Like most parents, Kate and David New from Glenwood were emotional when their daughter started to walk and talk, but unlike most parents, it was because they had missed that joy with their first-born son Lachlan.
He is one of the faces of this year’s Jeans for Genes campaign.
“We love him immensely, but he’s had it hard … I’m amazed when I see my daughter walk or talk just naturally. Lachy can’t communicate. He’s nonverbal, and we never thought he’d be able to walk,’ says Kate.
From the moment Lachlan was born, Kate had sensed something wasn’t quite right, especially when she compared him to other children. He wasn’t standing up or crawling but she was told to be patient.
“It just took a while for me to convince other people, because everyone thought that I was making it up,’’ Kate says while wiping tears from her eyes. “I don’t know why any parent would want to make that up.’’
Instead of waiting for a diagnosis, Kate and David started Lachlan on therapies, and when he was around 18 months old, they were told he was somewhere on the autism spectrum, with hypertonic cerebral palsy and global developmental delay. At two years of age, they were finally given the results of genetic testing which showed that he had a problem with his SCN2A gene.
“So, there’s the autism spectrum side, which he’s definitely impacted by. But there’s also an epilepsy, seizure side of things. We’ve been fortunate enough that Lachy hasn’t had any epileptic seizures as yet. He seems to be quite severely, intellectually delayed. So, we feel like he’ll be dependent on us for the rest of his life. But we’re very hopeful.’’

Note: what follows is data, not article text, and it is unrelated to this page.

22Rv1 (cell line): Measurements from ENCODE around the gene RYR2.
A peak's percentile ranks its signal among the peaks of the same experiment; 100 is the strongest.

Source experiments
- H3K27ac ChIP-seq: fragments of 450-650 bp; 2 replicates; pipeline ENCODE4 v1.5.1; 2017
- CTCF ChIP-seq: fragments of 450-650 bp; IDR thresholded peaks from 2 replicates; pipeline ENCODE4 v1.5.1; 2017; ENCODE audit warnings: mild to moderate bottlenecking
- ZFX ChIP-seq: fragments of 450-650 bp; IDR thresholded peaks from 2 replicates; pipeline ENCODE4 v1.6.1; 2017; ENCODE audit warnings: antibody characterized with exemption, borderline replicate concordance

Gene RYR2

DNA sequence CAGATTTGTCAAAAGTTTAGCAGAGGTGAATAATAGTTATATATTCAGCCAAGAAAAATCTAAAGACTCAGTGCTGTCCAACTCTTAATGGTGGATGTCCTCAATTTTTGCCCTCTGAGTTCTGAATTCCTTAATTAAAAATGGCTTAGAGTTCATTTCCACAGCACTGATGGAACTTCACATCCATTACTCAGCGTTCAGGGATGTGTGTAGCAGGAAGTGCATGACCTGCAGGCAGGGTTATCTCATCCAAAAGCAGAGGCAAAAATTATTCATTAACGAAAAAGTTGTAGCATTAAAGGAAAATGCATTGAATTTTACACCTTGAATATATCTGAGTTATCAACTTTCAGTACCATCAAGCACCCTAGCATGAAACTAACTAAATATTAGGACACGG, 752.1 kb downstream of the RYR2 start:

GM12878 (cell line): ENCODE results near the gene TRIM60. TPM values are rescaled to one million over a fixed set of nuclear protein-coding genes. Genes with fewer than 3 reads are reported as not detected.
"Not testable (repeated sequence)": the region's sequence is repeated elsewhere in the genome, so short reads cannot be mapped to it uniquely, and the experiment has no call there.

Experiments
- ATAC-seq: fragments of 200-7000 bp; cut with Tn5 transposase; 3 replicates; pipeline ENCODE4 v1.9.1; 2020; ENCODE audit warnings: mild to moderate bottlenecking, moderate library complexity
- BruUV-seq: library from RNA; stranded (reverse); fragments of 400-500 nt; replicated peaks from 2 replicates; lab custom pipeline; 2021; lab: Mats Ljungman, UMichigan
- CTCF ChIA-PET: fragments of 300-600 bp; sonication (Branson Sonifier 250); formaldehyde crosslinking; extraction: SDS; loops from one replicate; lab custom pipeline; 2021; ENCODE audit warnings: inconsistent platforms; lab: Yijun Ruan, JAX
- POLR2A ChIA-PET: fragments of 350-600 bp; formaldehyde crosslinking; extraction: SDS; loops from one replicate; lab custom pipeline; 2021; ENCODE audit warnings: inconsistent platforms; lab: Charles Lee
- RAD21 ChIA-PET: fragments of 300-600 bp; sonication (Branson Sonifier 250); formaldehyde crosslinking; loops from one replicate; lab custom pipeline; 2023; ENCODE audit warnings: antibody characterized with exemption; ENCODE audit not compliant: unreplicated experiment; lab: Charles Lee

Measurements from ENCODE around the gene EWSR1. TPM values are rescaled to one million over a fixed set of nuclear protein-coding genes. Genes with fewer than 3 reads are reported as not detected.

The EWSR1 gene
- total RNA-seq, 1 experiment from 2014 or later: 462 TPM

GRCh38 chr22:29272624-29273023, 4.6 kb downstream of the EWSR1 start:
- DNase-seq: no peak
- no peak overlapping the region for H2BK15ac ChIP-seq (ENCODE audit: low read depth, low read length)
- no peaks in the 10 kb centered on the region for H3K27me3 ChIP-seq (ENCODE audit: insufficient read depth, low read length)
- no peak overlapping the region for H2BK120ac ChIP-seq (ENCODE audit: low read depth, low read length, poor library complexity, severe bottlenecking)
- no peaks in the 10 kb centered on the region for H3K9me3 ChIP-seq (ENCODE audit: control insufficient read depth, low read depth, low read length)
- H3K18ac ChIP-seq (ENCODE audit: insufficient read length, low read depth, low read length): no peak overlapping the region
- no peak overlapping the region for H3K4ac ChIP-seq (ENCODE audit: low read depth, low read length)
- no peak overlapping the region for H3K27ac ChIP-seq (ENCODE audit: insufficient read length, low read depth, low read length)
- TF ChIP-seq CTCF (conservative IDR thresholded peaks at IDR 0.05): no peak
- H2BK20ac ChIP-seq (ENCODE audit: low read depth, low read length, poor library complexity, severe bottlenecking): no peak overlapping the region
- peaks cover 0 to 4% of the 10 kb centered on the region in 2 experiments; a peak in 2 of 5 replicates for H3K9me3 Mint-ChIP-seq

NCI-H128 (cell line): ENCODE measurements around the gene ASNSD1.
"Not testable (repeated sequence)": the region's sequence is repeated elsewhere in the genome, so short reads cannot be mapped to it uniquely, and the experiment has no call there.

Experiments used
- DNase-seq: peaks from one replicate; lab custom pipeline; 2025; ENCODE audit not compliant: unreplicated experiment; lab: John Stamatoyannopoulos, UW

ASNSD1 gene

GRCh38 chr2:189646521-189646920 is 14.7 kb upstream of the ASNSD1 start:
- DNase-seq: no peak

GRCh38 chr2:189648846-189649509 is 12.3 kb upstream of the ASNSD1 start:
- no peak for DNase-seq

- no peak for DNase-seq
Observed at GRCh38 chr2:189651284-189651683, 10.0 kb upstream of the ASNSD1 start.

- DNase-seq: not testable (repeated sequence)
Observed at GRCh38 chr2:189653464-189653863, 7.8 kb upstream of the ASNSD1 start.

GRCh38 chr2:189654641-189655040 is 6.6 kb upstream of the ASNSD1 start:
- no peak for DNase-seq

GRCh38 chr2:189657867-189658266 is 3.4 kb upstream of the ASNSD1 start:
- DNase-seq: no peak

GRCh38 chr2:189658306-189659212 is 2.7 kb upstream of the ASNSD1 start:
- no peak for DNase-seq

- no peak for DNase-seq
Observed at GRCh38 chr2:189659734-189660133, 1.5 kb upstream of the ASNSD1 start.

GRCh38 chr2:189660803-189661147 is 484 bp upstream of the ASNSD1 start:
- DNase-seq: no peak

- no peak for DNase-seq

Research and being involved in Jeans for Genes and the work done at Children’s Medical Research Institute is what gives Kate hope.
“Research is everything to us. We feel like we’ve exhausted all therapy options for Lachy, and we continue to day-to-day,’’ Kate said “Until genetic research is extended to help, nothing’s going to change for him, nothing.’’
Kate looks at the positives, that Lachlan isn’t regressing, and hopes research will help with his symptoms one day to improve everyday life.
“There’s lots of research going on in the gene therapy field. So, I’m very, very hopeful that genetic research will open up some doors for him,’’ Kate said.
Kate said she feels like the COVID-19 experience has helped people understand her life.
“’I feel like now people understand what social isolation is, because that’s the norm for us. That’s our day-to-day life. We never go to the shops or to a sports ground. Lachy will just run off, and as part of his sensory issues, he touches and licks everything, so I have to watch him so carefully.
“I hope this experience shows people how important research is. The only way life will return to normal after COVID-19 is a vaccine. For us, I feel so strongly that people need to value research. I look at scientists that dedicate their lives to this research, and they are superheroes in my eyes.’’
Jeans for Genes is the iconic fundraising campaign behind Children’s Medical Research Institute, which aims to find cures for children’s genetic diseases.
The big day is on Friday, August 7, but you can sign up now to start fundraising online at jeansforgenes.org.au and make a lasting different to generations of children.